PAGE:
Investigators soon learned that the man’s name was not Asimov-Beckingham. He had never been wounded in combat, nor had he ever served in the military. New York detectives and Homeland Security agents found an Indiana birth certificate in his immigration file showing his name as Jeremy Wilson, born in Indianapolis in July 1973. It was the oldest document in the file, so they charged him under that name.

Still, his identity was a puzzle. He had spent 25 years stealing Social Security numbers and fabricating new aliases, leaving behind a thicket of confusing and falsified records. Six weeks earlier, he had been released from a federal prison in New Hampshire, where he had served six years for identity theft as Jeremy Clark-Erskine. But he had more than 27 aliases in five states. His birth certificate had been altered several times. Even his citizenship was in doubt. He had been deported more than once as an illegal immigrant. Now he is at Rikers Island, awaiting trial.

“There is so much misinformation about me, no one can say with absolute certainty who I am,” he said in an interview there late last month.

Further complicating matters, Mr. Wilson, 42, was now calling himself Jeremy Keenan and claiming to be the son of a famed Irish Republican Army leader, Brian Keenan, who directed the group’s bombing campaign in Britain in the 1970s and later played a role in the peace process for Northern Ireland. (Mr. Keenan died in 2008.) Speaking with a light brogue, Mr. Wilson said he had evidence to prove his claim and hinted that he himself had been active in the I.R.A. in the 1990s.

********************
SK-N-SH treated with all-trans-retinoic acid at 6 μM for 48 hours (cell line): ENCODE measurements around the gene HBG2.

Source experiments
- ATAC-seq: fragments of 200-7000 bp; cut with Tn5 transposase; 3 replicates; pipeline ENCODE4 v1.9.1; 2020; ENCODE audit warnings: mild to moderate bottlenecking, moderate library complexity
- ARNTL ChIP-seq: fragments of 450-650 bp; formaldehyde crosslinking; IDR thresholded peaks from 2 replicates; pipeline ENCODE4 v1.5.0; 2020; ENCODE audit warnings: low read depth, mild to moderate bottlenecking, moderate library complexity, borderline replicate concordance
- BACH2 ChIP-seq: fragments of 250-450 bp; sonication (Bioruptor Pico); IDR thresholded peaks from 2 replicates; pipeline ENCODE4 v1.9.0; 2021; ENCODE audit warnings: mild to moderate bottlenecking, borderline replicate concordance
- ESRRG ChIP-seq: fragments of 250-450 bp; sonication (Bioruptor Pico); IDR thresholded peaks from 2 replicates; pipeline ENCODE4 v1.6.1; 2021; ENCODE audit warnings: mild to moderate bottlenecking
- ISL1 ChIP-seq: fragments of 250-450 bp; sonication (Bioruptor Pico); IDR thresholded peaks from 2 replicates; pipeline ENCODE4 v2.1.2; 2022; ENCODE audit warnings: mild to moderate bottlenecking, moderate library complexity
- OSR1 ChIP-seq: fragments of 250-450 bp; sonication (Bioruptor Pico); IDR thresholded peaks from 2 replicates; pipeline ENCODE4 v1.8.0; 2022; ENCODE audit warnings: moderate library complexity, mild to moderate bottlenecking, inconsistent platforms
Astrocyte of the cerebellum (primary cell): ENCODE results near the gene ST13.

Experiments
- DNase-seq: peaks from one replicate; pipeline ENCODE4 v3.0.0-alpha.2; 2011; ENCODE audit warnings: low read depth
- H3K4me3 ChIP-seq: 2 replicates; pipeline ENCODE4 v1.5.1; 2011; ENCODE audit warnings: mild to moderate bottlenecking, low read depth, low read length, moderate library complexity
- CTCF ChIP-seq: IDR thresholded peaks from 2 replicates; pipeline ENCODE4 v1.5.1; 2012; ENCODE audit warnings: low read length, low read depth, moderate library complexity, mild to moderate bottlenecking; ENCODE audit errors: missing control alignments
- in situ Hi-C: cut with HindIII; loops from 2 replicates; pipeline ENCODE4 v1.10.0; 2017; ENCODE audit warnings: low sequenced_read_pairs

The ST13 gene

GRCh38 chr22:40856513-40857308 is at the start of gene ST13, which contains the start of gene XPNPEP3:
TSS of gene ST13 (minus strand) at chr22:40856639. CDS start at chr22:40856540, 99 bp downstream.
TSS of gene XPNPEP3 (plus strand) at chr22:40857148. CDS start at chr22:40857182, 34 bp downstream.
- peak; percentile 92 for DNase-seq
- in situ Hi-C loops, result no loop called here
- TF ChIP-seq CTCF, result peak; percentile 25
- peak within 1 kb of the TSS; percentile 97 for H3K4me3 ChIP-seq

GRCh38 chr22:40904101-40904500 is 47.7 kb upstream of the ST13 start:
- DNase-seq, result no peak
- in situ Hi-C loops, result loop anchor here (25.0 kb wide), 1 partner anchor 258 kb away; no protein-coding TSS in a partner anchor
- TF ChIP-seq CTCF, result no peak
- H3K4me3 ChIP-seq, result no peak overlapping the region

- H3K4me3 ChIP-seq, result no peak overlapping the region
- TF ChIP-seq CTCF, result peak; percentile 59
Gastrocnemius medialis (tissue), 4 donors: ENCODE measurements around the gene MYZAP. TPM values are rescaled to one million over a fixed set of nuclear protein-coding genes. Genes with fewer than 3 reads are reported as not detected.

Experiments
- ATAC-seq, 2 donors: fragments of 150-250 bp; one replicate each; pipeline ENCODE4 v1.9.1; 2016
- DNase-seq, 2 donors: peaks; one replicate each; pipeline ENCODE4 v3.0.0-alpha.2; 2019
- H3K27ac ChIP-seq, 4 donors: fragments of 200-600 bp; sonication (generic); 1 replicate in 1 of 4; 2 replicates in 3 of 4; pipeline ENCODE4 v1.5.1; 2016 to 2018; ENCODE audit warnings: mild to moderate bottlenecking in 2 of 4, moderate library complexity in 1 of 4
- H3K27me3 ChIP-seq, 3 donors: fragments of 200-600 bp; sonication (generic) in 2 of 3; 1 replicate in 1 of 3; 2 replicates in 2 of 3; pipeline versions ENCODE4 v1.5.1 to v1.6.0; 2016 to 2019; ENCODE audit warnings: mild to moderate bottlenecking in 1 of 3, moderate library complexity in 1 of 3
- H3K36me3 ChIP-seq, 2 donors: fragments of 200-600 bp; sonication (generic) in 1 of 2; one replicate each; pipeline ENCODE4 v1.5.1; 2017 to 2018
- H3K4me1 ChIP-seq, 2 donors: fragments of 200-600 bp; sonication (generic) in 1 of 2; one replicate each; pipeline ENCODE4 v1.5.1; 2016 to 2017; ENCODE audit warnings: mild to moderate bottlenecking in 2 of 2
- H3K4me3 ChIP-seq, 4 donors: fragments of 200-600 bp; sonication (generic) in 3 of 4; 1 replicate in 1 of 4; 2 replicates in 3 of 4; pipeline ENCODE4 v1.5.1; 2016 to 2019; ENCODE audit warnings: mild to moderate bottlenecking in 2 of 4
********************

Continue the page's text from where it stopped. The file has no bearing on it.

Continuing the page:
Read the rest of this article at The New York Times


Shop Update: The Return of The Saint-Germain-des-Prés in Seacliff

Photo 31-01-2016, 6 35 46 pm

The Saint-Germaine-Des-Prés available for Pre-Order at Belgrave Crescent and This Is Glamorous – The Shop

The Noma Way


On the first day of 2016, chef René Redzepi walked into his new kitchen in a construction zone at the end of Sydney’s Barangaroo pier. He arrived at 1 p.m., later than planned, because his wife and two of their three daughters had fevers, and then he had no idea how to catch a water taxi across the harbor from his temporary home in Birchgrove. He was scruffy, wearing a T-shirt, dark jeans, and battered flip-flops, and tan from three weeks in Mexico, where he hadn’t touched a stove. (“The ‘mamás’ cook for us there — best cooks in the world,” said one of the best cooks in the world.) He had recharged on their slow-simmered mole and roadside tacos, and now he was bristling with energy.